This psychological horror’s mysterious and unnerving atmosphere builds to a wild conclusion
Caveat is a standard low-budget horror setup: it has a minimal cast of only three people and takes place almost entirely in a single location – a spooky house of hidden and not-so-hidden horrors where things go bump in the night and strange noises echo through the halls.
But writer and director Damian McCarthy – who also serves as his own editor and production designer – quickly establishes a uniquely forbidding aesthetic and atmosphere all his own.
The thrills are far more psychological than anything that relies on jump scares or gore, the only sources of light come from dim and tattered lamps or small beams of sunlight breaking through into the house, and the entire film has a consistent look of grimy dilapidatedness that’s almost tangible; as if you can feel every bead of sweat or dust or mold.
Caveat is also a puzzle box for the audience to sort out as it gradually reveals things bit by bit, one that smartly refuses to ever tip its hat completely, forever keeping you guessing until the frantic conclusion finally releases all of its pent-up tension.
The film follows a slightly disheveled man named Isaac (Jonathan French) who is fresh out of a stint in the hospital. He’s in desperate need of cash, and reluctantly agrees to do a job for his former landlord, Barret (Ben Caplan). The job seems simple enough. Barret has a niece, a young woman named Olga (Leila Sykes), whose father recently passed away. Isaac just has to stay at the house with her for “probably no more than five days”, keeping her company until Barret returns from an errand. Isaac’s stay in the hospital has resulted in him suffering from some partial memory loss, but even he knows that something doesn’t sit quite right here. “There’s got to be more to it than that.”
There is. The first surprise is that Olga’s home is situated on a small island, a fact that Barret failed to disclose. Also, Olga is a little mentally disturbed (her uncle simply explains that she has “psychological problems”) and has a particular fear of men, so Isaac isn’t allowed to go near her or her room. This isn’t too much of an issue (and Olga seemingly spends most of her time in a catatonic state with her hands covering her face anyway) until Barret suddenly brings out a clunky, terrifying harness that he expects Isaac to wear. It’s chained tight to an immovable anchor in the basement, restricting the wearer’s movements to only certain parts of the house.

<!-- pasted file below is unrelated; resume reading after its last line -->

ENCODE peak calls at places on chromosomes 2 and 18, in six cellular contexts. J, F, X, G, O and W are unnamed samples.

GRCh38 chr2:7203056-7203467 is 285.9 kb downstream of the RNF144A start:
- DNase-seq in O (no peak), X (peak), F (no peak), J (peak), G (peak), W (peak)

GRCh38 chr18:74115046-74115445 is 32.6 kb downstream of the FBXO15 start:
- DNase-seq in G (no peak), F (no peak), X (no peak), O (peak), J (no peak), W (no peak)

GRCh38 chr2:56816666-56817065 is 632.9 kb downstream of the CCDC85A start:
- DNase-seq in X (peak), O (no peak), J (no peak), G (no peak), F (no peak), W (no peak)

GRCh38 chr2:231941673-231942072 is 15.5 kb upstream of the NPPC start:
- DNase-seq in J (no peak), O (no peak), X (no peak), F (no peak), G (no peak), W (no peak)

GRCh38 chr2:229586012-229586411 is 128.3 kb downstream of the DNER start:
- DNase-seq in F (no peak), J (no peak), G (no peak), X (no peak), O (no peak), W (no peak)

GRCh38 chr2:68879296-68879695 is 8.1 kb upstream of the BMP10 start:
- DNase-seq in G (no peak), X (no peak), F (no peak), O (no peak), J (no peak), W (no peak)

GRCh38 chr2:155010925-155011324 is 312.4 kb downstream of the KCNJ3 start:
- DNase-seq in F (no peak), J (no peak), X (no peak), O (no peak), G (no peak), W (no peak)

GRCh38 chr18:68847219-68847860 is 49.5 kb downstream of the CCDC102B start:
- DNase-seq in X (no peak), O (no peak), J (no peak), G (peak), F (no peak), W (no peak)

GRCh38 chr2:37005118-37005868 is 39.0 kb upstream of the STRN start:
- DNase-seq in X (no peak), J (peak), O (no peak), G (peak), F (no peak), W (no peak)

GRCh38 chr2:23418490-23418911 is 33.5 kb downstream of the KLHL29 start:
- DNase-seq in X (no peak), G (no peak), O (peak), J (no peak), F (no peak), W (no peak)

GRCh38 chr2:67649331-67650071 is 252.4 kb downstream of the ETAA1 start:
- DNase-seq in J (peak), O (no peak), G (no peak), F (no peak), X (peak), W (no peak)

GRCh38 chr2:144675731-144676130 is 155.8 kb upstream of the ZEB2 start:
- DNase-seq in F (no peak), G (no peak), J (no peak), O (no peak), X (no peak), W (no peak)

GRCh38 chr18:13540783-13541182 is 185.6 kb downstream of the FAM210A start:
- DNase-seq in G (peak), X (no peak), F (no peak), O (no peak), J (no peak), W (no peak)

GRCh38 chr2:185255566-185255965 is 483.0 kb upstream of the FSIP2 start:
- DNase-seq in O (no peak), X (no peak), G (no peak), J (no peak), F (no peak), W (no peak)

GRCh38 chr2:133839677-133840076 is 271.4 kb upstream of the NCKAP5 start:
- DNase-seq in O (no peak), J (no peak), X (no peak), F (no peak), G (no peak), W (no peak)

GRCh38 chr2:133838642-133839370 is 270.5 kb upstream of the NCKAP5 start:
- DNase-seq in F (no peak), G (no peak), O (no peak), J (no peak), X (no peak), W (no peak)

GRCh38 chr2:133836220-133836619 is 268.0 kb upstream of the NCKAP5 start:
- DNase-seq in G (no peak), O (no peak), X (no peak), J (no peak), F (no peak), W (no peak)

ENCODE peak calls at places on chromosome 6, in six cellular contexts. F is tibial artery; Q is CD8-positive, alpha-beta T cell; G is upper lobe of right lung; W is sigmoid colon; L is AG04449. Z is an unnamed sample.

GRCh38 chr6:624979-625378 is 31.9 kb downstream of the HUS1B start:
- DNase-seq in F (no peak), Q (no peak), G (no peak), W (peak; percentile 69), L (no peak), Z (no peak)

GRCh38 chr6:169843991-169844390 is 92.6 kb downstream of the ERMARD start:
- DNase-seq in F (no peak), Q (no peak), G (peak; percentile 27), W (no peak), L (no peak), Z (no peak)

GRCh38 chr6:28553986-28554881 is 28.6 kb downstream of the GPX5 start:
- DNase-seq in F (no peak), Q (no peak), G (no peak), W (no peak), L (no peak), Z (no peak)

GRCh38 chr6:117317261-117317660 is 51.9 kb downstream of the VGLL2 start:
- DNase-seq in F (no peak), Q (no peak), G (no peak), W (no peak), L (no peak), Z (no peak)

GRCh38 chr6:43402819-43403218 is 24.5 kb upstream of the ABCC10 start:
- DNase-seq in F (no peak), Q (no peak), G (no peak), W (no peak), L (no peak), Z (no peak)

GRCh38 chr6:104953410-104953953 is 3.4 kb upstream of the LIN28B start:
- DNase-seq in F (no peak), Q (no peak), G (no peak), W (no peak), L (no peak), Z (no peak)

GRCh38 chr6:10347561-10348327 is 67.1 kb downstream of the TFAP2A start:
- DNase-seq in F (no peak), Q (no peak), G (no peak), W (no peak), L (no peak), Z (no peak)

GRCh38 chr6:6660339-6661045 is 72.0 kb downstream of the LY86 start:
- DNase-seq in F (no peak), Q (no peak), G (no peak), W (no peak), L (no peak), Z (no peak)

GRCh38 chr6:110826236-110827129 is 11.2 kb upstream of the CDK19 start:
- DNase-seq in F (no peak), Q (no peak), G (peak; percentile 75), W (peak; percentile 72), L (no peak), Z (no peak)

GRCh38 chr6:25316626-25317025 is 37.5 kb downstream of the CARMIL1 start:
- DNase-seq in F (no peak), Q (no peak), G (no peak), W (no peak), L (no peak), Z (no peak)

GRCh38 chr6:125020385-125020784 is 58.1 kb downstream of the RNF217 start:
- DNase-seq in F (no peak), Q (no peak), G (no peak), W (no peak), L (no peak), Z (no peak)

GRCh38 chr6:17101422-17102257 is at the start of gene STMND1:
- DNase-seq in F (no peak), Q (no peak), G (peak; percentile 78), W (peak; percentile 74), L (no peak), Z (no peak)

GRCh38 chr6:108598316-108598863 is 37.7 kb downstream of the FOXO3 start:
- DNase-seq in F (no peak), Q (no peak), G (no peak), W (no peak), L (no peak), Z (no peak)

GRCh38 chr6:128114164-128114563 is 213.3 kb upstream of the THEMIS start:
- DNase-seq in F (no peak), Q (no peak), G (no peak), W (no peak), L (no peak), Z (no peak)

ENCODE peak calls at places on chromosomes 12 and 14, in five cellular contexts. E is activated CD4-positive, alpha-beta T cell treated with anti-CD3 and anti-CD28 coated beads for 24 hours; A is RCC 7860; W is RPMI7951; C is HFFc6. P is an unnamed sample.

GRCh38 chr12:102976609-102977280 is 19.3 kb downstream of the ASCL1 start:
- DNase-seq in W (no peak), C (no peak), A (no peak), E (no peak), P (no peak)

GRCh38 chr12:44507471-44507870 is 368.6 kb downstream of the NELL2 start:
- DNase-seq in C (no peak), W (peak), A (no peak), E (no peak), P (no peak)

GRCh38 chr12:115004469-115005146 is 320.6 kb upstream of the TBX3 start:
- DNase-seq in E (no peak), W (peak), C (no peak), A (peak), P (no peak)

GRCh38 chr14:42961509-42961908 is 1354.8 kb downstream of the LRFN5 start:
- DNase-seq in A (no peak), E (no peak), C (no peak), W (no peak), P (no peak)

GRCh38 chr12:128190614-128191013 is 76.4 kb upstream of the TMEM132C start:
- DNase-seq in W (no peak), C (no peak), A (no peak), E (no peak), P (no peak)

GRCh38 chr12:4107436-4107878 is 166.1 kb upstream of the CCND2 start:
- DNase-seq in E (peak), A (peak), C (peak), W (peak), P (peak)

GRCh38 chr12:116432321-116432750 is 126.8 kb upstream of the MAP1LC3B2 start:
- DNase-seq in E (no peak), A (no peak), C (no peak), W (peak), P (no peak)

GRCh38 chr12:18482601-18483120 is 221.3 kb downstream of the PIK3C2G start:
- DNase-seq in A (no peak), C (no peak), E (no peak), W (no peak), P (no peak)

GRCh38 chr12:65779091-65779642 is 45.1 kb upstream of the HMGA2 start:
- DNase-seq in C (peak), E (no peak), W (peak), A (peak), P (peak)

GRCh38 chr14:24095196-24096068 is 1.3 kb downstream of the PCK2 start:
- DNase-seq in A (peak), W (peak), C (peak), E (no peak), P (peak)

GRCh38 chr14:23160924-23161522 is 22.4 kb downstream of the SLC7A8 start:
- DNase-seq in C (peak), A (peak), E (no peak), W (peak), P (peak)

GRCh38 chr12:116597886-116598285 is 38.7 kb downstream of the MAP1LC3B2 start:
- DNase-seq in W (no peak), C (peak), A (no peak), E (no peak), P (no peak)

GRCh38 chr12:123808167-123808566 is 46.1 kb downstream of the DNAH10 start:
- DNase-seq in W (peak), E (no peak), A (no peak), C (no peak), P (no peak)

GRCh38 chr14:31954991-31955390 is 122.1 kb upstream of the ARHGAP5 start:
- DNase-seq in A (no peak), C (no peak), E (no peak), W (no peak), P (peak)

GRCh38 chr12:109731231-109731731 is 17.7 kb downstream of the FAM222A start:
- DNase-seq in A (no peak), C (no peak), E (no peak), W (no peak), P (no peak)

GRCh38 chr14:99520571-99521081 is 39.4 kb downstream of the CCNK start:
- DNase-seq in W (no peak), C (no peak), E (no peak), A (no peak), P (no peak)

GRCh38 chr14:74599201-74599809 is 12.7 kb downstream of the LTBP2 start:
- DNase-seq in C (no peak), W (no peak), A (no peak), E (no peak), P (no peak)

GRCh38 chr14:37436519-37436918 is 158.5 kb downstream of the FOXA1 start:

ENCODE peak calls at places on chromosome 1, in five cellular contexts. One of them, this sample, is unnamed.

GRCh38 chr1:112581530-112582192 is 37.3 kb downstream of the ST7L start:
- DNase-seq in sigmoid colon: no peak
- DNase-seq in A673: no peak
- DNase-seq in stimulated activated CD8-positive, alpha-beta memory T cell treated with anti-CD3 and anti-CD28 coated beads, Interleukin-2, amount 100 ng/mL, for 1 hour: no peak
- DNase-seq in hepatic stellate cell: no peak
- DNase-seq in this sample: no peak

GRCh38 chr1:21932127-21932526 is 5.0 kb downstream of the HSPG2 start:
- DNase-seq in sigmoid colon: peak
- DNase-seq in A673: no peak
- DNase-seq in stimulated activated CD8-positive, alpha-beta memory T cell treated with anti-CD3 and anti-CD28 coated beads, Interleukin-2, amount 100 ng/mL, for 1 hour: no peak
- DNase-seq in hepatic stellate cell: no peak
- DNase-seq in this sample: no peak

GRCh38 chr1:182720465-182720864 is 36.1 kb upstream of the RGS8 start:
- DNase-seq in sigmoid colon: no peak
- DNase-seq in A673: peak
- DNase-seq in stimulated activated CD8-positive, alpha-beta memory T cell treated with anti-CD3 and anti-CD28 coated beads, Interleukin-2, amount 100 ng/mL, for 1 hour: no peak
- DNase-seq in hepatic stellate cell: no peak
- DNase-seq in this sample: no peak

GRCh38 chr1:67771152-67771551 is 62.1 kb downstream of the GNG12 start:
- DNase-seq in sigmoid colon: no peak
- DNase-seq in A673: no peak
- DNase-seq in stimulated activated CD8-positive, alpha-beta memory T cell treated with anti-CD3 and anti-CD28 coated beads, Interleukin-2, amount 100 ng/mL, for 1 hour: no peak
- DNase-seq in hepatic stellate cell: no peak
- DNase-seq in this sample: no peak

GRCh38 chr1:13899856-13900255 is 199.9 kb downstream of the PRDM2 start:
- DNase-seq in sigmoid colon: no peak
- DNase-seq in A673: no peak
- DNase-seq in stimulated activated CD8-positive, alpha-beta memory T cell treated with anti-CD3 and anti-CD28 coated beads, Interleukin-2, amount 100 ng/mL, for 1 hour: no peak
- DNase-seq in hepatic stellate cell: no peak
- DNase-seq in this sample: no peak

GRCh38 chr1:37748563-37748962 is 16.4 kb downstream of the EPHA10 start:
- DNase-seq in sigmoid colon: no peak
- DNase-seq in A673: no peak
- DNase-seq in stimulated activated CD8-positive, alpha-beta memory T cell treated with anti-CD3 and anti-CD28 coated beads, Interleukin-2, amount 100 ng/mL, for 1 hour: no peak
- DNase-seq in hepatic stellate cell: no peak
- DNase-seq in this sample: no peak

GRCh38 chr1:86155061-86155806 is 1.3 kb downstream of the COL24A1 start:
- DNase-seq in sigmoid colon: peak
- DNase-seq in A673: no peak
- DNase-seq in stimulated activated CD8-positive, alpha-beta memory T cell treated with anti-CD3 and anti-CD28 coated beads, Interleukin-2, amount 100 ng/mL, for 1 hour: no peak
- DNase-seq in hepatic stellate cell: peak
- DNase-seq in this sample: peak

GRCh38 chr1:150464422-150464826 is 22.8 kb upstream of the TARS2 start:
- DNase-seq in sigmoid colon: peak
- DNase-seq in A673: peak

Anything else? Well, Olga’s father’s death was a suicide and it occured in the home -in the basement to be exact. Viewers will likely ask themselves why anyone would ever agree to do this exceedingly sketchy job, but Isaac’s a good guy, and once he gets his first view of Olga, huddled in a corner and unable to respond to anyone, he feels sympathetic. The harness goes on, Barret leaves on the only available boat, and a twisted game of lies, deceit, preys and predators commences.
There’s an acute and filthy sense of dread permeating throughout the movie, and Isaac’s leash, combined with the sunken look of the home, help create an ever-growing feeling of claustrophobia. There’s truly no escape; even if he was able to get out of the harness and leave the house, he can’t get off the island.
The mystery unravels in genuinely unexpected ways, and McCarthy scatters breadcrumbs and small details – like an intercom system, a single phone that’s located in Olga’s room, a hole in the wall of the basement, and others – for viewers to remember as it goes along. The film’s slow reveal of information and the fact that large chunks of it unfold without dialogue, only the anxious breaths of Isaac and small slivers of light illuminating him as he explores the cavernous house, might lose the attention of some, but it does have an intriguing angle that it takes narrative-wise.
Plenty of stories employ the use of an unreliable narrator, but McCarthy ensures that none of the film’s characters can fully be trusted. Isaac is certainly the victim here, but his memory lapses don’t allow for a full picture of his circumstances. Olga may be insane, but she may not be. Once she starts talking, it’s hard to decide. And Barret is untrustworthy from the start. Trying to decide who’s telling the truth and who isn’t keeps everything moving and keeps the audience on their toes, despite the film’s creeping pace. Caveat is a story of violence, guilt, revenge, and the ghosts they all conjure up. It’s both scary and enticing, a nice blend of supernatural and psychological thrills, and a smart piece of art.
‘Caveat’ streams exclusively on Shudder starting June 3rd.